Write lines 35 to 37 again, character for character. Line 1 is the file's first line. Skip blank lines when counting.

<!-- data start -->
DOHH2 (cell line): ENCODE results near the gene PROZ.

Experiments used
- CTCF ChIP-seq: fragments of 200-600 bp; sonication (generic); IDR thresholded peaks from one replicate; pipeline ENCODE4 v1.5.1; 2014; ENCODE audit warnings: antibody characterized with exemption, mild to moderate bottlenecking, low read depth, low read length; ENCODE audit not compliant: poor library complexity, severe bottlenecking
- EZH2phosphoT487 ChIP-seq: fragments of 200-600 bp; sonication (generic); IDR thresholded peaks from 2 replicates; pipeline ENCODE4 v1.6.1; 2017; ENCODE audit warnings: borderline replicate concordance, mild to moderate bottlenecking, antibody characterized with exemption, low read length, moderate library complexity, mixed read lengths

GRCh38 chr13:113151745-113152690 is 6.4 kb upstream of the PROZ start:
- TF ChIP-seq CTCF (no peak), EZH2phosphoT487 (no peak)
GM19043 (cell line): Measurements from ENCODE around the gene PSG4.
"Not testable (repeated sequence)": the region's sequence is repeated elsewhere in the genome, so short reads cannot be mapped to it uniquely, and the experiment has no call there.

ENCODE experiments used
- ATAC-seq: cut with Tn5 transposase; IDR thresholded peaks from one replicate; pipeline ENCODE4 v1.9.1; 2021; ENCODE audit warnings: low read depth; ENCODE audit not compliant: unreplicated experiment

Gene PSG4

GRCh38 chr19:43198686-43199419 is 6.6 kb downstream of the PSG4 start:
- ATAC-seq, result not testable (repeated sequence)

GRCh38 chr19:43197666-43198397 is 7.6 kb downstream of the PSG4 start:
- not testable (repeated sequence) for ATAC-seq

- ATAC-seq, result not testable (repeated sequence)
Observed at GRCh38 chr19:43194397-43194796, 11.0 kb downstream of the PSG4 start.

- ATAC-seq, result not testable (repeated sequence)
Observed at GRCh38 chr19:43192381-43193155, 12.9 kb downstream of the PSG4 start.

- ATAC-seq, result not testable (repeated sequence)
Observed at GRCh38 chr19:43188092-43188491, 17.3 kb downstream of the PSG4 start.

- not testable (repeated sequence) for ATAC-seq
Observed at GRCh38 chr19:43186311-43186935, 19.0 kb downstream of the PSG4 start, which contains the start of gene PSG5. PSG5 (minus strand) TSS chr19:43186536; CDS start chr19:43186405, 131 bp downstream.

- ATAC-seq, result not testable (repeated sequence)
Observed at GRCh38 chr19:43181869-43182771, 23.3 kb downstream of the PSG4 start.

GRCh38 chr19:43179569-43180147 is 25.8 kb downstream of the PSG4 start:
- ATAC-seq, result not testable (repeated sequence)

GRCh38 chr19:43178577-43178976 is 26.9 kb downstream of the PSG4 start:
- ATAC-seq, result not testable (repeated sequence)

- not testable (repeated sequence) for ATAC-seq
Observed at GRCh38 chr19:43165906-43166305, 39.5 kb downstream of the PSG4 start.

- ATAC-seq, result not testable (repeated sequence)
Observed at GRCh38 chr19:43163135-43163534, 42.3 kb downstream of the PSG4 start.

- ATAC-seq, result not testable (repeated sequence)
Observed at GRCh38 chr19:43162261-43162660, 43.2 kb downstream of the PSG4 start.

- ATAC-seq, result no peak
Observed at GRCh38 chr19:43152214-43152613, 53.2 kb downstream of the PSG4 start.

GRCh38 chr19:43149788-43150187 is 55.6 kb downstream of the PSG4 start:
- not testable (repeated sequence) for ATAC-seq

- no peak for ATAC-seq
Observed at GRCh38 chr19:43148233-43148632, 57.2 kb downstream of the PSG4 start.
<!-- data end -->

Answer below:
Observed at GRCh38 chr19:43162261-43162660, 43.2 kb downstream of the PSG4 start.

- ATAC-seq, result no peak
Observed at GRCh38 chr19:43152214-43152613, 53.2 kb downstream of the PSG4 start.